So 5 miles in 39.28, an average of 7.6mph.  And if nothing else, all this exercise is at least increasing the speed of my writing!

InDolphin Rush

Monday saw Kim and I brave a chilly night to attend Denise’s circuit class at the Dolphin Centre again.

Last week didn’t seem to have a lasting after-effect in my muscles (yes yes, I can’t say what I mean without saying the word stiffness, which I’m sure will elicit a good snigger), so I upped the ante this week by trying a little harder, lifting heavier weights etc.  I’ve certainly been feeling it this week!

Daryl, Tony and Lee helped offset some of the pain of the session by joining in my laughter… they’re great guys to work out with!

I’m reminded after each session we’ve attended that Cliff has been trying to persuade me to get back to all-round exercise for what seems like years now… and I now even remember why I stopped in the first place.  Following my skiing accident, where I broke a collar bone, I was having trouble with the other shoulder and the physio suggested I let the muscle reduce to try to resolve it.

It’s definitely time to move on from that and get fit again and I’m also following the Cliff & Nessie diet at the moment… eating a more hearty lunch every day and, well, generally just eating more!  The endorphin rush after each circuit session is palpable and I feel SO much better generally!  If a little stiff this week!

Observations of a cheese plant

I always love the way that a covering of snow on the ground outside reflects the day onto the ceilings inside the house and enhances the quality of the light. I would be a very happy guineapig for a dimmable ceiling full of LED lights, but in the meantime I enjoy our occasional snowy days all the more for the change in light.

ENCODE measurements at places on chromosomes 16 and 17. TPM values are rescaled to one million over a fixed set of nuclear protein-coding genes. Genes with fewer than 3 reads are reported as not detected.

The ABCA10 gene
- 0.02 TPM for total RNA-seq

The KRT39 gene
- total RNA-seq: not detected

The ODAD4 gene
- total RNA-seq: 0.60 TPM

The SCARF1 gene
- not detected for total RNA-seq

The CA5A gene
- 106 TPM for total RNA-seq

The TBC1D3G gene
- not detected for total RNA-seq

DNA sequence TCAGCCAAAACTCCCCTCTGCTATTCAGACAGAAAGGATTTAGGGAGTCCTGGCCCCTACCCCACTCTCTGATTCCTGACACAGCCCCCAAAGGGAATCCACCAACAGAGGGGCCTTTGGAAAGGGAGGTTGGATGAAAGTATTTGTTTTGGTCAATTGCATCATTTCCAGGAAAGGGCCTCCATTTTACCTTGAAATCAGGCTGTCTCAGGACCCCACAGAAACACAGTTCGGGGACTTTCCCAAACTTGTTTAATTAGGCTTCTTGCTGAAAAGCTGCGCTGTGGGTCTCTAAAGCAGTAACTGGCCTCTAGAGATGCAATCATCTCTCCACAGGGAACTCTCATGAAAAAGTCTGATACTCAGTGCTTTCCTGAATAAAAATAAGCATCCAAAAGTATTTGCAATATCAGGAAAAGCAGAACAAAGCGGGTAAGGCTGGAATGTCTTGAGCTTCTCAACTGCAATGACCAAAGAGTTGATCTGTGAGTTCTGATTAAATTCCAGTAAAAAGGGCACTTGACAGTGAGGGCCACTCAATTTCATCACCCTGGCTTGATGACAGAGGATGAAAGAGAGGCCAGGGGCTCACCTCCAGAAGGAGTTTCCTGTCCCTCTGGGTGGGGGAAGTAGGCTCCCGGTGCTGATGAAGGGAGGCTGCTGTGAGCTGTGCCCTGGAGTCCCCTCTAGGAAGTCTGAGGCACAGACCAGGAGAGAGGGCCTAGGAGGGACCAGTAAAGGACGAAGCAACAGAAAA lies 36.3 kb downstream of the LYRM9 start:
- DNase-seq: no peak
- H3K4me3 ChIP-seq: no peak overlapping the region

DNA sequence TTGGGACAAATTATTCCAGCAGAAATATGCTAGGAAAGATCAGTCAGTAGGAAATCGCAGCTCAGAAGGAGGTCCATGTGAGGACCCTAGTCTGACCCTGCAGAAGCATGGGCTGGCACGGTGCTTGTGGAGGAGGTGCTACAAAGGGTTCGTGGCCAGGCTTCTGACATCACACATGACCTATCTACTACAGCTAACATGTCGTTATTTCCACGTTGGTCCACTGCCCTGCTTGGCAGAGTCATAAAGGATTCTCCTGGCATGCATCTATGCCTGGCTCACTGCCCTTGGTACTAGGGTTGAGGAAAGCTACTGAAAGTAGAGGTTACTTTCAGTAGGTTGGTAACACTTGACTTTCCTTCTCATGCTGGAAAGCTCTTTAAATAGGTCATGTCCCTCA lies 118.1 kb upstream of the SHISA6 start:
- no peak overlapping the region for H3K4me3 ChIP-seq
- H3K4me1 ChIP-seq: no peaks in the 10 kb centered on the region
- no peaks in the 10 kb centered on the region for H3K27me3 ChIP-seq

I’m not averse to running in the snow, but only if it’s off-road. There is far too little traction on snowy pavements and the risk of injury outweighs any other considerations… including any adverse comments from my more… er, manly friends.

So instead I put on my shorts and climbed aboard the running machine. I’m sure that visitors think it’s an odd piece of furniture to have in the middle of an otherwise Zen-ish environment like ours, but I think more houses should have one… in fact, one of my neighbours clearly agrees and has recently bought one, albeit a bit flashier than our rather purposeful machine.

The downside of its location is that it faces a wall with only the leaves of a cheese plant to break the view. Two winters ago when I was training for the Brighton marathon and the world outside was deep with snow, I clocked up a number of long runs including one at 20 miles. It seems odd in retrospect that the subsequent marathon would break my mind in under two hours, when my mental muscle was strong enough to keep running whilst staring at the leaves of a cheese plant for three hours!

Today my aims were much more modest… a mere five miles. The machine shows progress around a quarter-mile track of LED lights and I decided to change the speed at each completed circuit. Starting at 6mph I increased through 6.5 and 7 to 7.5mph, before dropping back to 6.5 at the start of the next mile and repeating the process again.

This meant that at the end of mile four I was running at 9mph. In the final mile I reduced to 8.5, then to 8 and 7.5, but realising that I had the opportunity to run a sub 40-minute time, then increased the speed to 10mph to sprint to the end in 39.47, averaging just over 7.5mph overall.

Early on, Kim had noticed my get-on-and-run lack of preparation and had opened the door to the snowy garden, turned on the fan and had brought me a bottle of water… just as well since I had shed my shirt within a mile and by the end was dripping as if I was in a sauna.